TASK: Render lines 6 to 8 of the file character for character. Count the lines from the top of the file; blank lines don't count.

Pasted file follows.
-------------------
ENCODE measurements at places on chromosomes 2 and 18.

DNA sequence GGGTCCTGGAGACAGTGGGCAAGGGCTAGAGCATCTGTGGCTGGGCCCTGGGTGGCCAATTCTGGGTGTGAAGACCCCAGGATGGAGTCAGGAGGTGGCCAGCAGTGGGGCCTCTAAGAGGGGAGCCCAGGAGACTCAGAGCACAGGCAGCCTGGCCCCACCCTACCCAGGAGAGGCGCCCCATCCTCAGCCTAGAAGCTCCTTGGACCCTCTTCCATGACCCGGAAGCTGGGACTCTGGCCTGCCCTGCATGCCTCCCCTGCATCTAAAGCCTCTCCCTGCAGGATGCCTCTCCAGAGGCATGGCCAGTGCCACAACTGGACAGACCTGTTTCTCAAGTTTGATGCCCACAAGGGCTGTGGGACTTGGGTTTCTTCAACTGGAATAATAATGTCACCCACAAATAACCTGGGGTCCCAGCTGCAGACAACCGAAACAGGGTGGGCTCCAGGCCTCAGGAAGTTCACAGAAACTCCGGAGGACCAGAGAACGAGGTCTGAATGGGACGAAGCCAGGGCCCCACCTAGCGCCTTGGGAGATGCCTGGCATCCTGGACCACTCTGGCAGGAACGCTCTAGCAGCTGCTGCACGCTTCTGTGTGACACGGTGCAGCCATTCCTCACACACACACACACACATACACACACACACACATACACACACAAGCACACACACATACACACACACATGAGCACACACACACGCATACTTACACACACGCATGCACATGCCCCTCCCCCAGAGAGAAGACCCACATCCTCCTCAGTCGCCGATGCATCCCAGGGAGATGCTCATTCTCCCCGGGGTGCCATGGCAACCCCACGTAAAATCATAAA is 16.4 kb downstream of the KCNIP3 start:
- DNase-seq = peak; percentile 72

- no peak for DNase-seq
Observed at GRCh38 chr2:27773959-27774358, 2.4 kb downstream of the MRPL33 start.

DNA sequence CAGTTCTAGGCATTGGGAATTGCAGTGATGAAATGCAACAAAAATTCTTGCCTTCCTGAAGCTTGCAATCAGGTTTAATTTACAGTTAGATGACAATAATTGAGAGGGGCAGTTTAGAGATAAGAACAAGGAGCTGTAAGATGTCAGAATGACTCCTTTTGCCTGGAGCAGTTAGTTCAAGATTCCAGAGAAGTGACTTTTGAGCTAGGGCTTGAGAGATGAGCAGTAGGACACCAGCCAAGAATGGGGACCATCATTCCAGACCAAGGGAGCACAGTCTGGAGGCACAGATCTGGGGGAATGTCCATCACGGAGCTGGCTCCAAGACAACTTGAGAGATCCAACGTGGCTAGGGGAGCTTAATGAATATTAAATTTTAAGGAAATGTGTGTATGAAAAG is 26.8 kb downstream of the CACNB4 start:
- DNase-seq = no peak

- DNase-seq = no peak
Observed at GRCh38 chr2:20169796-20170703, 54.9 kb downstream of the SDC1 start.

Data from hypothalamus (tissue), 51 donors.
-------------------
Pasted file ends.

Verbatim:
DNA sequence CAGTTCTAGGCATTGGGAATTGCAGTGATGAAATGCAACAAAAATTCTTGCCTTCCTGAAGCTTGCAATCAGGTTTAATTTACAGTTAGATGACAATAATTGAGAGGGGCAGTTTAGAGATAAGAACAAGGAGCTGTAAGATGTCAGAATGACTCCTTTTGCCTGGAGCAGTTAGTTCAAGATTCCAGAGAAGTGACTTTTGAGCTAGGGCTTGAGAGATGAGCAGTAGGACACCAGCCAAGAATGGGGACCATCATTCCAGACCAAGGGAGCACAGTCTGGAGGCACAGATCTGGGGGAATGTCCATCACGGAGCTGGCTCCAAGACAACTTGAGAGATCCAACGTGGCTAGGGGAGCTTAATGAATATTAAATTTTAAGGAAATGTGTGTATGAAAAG is 26.8 kb downstream of the CACNB4 start:
- DNase-seq = no peak

- DNase-seq = no peak